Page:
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Open AccessFeature PaperArticle

In Vitro Degradation of Borosilicate Bioactive Glass and Poly(l-lactide-co-ε-caprolactone) Composite Scaffolds

BioMediTech Institute and Faculty of Biomedical Sciences and Engineering, Korkeakoulunkatu 3, 33720 Tampere, Finland
*
Author to whom correspondence should be addressed.
Materials 2017, 10(11), 1274; https://doi.org/10.3390/ma10111274
Received: 26 September 2017 / Revised: 30 October 2017 / Accepted: 1 November 2017 / Published: 6 November 2017
(This article belongs to the Special Issue Bioactive Glasses 2017)

Abstract

Composite scaffolds were obtained by mixing various amounts (10, 30 and 50 weight % [wt %]) of borosilicate bioactive glass and poly(l-lactide-co-ε-caprolactone) (PLCL) copolymer. The composites were foamed using supercritical CO2. An increase in the glass content led to a decrease in the pore size and density. In vitro dissolution/reaction test was performed in simulated body fluid. As a function of immersion time, the solution pH increased due to the glass dissolution. This was further supported by the increasing amount of Ca in the immersing solution with increasing immersion time and glass content. Furthermore, the change in scaffold mass was significantly greater with increasing the glass content in the scaffold. However, only the scaffolds containing 30 and 50 wt % of glasses exhibited significant hydroxyapatite (HA) formation at 72 h of immersion. The compression strength of the samples was also measured. The Young’s modulus was similar for the 10 and 30 wt % glass-containing scaffolds whereas it increased to 90 MPa for the 50 wt % glass containing scaffold. Upon immersion up to 72 h, the Young’s modulus increased and then remained constant for longer immersion times. The scaffold prepared could have great potential for bone and cartilage regeneration.
Keywords: bioactive glass; PLCL copolymer; composite; scaffolds; hydroxyapatite bioactive glass; PLCL copolymer; composite; scaffolds; hydroxyapatite

1. Introduction

In tissue engineering, the challenge lies in developing materials and scaffold geometries meeting all requirements to be used as a 3D template for bone regeneration. Indeed, it is common knowledge that optimal 3D scaffolds should be biocompatible. In the best case, not only would the materials be biocompatible, but they would also trigger cells to proliferate and differentiate to support further bone/tissue growth. Thus, for bone regeneration, the scaffold should be at the minimum osteoconductive and at best osteoinductive. The scaffolds should be biodegradable and leave no residues behind after complete degradation. However, the rate of degradation should be compatible with the rate of tissue regeneration. The mechanical properties should be tailored in order to meet standards for load bearing applications. The pore size and density should be tailored in order to allow for the migration of ions beneficial in the healing process, fluids and cells. The large pore size, porosity and the interconnectivity of the pores are of importance to ensure vascularization and tissue ingrowth. Finally, the scaffold should be easily re-shaped to match any defect size and shape [1].
Thus, the requirements for optimal scaffolds described above clearly suggest that one material will not be sufficient. Bioactive glasses are promising materials due to their proven ability to be osteoconductive and osteoinductive [2,3]. Bioactive glass has also the advantage of being tailorable, from a composition point of view. This allows for tailored dissolution rates and for the incorporation of ions with positive effect on human bone metabolism and angiogenesis [3,4,5]. However, it was demonstrated that the crystallization kinetics of the typical bioactive glasses 45S5 and S53P4 is not in favor of particles sintering [6]. Furthermore, it was demonstrated not only that the optimal sintering temperature for glass 45S5 led to significant glass crystallization, but that partial to full crystallization decreases the glass’ bioactivity in silicate glasses and even suppress it in phosphate-bioactive glasses [7,8,9]. In recent years, researchers have attempted to develop bioactive glasses with extended working range to facilitate the heat-induced sintering of particles or, more generally, hot forming [10,11,12]. One category of glass composition has emerged which shows promising thermal properties: borosilicate glasses [2]. Borosilicate glasses have been found to have thermal properties enabling sintering without inducing crystallization at relatively low temperature [13]. Furthermore, such glasses were found to dissolve at a faster rate than the silicate counterpart and to convert more efficiently into hydroxyapatite [13,14,15,16,17]. However, the inherent brittleness and hardness of glasses makes re-shaping of the scaffold challenging.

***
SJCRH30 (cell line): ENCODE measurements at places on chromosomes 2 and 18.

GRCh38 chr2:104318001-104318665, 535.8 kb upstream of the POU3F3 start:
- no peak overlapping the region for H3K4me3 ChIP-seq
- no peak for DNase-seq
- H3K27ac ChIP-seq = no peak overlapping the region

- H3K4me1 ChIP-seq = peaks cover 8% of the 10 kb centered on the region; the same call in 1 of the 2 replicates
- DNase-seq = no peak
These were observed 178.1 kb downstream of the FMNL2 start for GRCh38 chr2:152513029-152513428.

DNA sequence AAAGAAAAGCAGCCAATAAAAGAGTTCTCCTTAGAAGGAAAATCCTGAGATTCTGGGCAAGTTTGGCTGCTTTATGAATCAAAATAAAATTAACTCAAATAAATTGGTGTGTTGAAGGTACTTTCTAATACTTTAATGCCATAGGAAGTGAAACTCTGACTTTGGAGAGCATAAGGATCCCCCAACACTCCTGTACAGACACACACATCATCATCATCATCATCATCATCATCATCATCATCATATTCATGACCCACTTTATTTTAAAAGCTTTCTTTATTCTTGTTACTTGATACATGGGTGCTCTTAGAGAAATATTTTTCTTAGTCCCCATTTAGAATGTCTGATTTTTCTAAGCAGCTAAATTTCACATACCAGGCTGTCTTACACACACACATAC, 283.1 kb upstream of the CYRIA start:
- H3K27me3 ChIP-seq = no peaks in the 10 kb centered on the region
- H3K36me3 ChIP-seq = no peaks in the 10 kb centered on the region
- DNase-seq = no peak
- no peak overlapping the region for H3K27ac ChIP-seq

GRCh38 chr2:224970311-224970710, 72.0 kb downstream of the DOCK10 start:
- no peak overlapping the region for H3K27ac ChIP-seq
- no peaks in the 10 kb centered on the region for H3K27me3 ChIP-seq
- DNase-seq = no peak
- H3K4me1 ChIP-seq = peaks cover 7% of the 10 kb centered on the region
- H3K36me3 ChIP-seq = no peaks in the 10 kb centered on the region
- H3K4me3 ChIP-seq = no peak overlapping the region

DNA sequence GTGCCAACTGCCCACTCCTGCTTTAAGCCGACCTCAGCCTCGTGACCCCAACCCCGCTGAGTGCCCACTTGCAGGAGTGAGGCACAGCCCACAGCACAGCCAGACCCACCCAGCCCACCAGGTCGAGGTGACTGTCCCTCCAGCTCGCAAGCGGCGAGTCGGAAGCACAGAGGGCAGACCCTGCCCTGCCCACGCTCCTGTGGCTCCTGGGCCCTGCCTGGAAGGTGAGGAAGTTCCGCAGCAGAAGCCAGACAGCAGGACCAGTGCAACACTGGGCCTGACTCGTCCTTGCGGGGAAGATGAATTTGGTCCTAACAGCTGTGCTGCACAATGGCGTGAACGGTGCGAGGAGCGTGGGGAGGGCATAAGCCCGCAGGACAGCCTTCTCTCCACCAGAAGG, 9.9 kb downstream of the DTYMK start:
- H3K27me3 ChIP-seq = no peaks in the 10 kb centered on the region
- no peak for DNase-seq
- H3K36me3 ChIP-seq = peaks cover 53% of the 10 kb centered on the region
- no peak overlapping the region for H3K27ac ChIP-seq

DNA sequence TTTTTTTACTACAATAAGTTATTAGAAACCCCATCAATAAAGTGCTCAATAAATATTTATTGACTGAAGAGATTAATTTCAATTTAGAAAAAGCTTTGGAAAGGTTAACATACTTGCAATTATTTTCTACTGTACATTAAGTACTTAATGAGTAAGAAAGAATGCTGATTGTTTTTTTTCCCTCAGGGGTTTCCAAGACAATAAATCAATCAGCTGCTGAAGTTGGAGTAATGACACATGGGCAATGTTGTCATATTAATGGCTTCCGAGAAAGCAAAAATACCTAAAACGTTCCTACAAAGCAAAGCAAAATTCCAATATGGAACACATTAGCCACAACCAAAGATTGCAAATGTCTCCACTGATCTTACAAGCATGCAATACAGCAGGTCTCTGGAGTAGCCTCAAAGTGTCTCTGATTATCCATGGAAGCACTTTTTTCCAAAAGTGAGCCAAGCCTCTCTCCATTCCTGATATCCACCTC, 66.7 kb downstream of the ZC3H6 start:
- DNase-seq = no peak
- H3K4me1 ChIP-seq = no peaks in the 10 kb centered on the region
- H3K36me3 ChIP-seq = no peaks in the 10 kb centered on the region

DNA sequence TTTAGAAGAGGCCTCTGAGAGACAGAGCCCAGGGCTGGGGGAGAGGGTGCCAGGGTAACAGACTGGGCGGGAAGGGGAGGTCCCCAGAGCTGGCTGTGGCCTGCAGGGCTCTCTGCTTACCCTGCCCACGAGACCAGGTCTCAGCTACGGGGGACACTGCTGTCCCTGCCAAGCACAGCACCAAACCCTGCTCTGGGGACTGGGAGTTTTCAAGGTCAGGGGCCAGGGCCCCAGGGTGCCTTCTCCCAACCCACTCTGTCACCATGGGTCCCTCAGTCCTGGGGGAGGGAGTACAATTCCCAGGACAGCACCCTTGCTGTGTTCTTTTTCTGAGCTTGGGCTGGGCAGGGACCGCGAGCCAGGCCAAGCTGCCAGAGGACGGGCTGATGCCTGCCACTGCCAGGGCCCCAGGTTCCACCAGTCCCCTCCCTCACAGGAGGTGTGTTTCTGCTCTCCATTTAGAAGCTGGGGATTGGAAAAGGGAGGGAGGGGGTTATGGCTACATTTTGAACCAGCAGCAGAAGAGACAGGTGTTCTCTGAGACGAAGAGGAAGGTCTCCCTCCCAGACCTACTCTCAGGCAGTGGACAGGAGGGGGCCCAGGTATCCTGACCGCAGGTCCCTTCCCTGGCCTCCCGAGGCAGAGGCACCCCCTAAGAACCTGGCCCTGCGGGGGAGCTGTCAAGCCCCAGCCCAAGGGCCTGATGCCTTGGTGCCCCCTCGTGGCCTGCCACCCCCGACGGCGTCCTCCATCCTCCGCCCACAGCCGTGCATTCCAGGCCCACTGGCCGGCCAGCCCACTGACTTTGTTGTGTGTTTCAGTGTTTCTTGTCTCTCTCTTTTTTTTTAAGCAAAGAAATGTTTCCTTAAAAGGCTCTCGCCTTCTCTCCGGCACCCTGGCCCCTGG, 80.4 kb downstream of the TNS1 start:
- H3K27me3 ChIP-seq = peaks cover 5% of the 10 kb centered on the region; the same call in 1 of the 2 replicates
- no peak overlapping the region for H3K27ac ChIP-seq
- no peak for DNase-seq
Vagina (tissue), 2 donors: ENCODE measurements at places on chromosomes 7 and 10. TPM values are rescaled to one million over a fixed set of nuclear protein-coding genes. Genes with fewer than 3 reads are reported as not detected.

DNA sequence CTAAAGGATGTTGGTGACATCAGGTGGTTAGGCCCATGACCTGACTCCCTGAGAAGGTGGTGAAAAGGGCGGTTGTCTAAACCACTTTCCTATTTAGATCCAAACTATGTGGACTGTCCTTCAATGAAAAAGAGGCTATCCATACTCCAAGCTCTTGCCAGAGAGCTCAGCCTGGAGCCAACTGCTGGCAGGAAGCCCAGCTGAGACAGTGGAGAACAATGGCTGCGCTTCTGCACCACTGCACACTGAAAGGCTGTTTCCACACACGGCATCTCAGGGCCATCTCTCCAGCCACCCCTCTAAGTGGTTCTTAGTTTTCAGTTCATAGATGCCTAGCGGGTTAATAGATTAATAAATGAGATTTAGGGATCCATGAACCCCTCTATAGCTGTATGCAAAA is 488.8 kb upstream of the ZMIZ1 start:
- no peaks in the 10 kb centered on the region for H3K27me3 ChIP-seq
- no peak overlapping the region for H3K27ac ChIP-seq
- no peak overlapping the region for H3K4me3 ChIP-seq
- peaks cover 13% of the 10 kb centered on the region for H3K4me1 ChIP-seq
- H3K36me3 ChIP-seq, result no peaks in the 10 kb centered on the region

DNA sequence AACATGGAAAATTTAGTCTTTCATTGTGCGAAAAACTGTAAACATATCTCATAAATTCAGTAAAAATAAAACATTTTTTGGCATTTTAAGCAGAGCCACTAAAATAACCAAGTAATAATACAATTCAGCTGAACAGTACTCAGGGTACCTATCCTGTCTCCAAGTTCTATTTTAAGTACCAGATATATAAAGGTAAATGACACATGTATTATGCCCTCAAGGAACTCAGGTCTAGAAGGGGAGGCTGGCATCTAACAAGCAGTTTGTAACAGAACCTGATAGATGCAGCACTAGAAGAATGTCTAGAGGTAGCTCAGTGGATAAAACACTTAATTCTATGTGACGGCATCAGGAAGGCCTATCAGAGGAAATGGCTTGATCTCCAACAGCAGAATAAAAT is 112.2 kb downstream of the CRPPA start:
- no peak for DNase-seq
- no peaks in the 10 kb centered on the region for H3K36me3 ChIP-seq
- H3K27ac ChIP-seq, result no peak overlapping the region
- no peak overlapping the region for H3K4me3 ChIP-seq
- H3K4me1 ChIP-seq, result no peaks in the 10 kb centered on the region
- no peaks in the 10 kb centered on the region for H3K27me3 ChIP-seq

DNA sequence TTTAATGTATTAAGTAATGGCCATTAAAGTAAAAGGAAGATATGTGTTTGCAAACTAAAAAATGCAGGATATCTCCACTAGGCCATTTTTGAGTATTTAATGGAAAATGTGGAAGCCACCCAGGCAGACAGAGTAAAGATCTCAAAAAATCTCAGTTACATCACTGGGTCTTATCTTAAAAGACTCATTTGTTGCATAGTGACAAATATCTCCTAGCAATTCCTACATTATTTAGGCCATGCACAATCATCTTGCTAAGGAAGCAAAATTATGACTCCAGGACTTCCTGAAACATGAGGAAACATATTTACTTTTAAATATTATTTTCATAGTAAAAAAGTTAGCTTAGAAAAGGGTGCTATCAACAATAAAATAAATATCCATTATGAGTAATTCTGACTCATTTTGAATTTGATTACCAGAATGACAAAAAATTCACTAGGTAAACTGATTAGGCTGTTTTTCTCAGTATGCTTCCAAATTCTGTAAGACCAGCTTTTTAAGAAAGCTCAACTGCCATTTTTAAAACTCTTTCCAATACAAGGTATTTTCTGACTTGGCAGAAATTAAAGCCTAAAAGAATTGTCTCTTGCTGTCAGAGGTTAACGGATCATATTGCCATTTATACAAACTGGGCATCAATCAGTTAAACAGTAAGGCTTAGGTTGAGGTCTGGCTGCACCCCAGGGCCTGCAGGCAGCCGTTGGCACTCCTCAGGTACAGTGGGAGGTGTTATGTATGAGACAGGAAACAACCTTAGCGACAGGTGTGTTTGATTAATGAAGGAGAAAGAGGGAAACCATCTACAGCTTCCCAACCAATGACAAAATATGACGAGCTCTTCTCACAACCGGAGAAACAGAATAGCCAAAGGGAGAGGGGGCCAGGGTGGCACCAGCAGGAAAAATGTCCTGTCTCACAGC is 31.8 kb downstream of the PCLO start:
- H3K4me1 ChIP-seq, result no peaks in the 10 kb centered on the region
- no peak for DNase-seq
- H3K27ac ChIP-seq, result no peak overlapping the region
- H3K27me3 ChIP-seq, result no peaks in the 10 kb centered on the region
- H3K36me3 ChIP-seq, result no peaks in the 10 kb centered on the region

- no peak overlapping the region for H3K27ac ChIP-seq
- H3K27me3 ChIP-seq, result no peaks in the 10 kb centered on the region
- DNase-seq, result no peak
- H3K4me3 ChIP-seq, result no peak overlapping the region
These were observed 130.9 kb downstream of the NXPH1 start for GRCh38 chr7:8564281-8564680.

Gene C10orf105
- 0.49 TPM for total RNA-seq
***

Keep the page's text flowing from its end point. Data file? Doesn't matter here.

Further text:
Thus, a composite containing a polymeric matrix and a bioactive glass in the borosilicate composition may be promising for tissue engineering applications. Poly(l-lactide-co-ε-caprolactone) (PLCL) is a biodegradable polyester synthetized by ring-opening polymerization. The l-isomer of the lactic acid is naturally present in mammalian biological systems and the use of ε-caprolactone in the copolymer greatly influences the polymers elastic properties. PLCL degrades by hydrolysis of its ester linkages in physiological conditions and is therefore an attractive polymer to be used in implantable devices [18,19]. PLCLs properties have been thoroughly studied [19,20] and both poly-ε-caprolactone and poly-l-lactide as homopolymers have been proven biocompatible and approved by the Food and Drug Administration (FDA) for a wide range of applications in the biomedical field [21].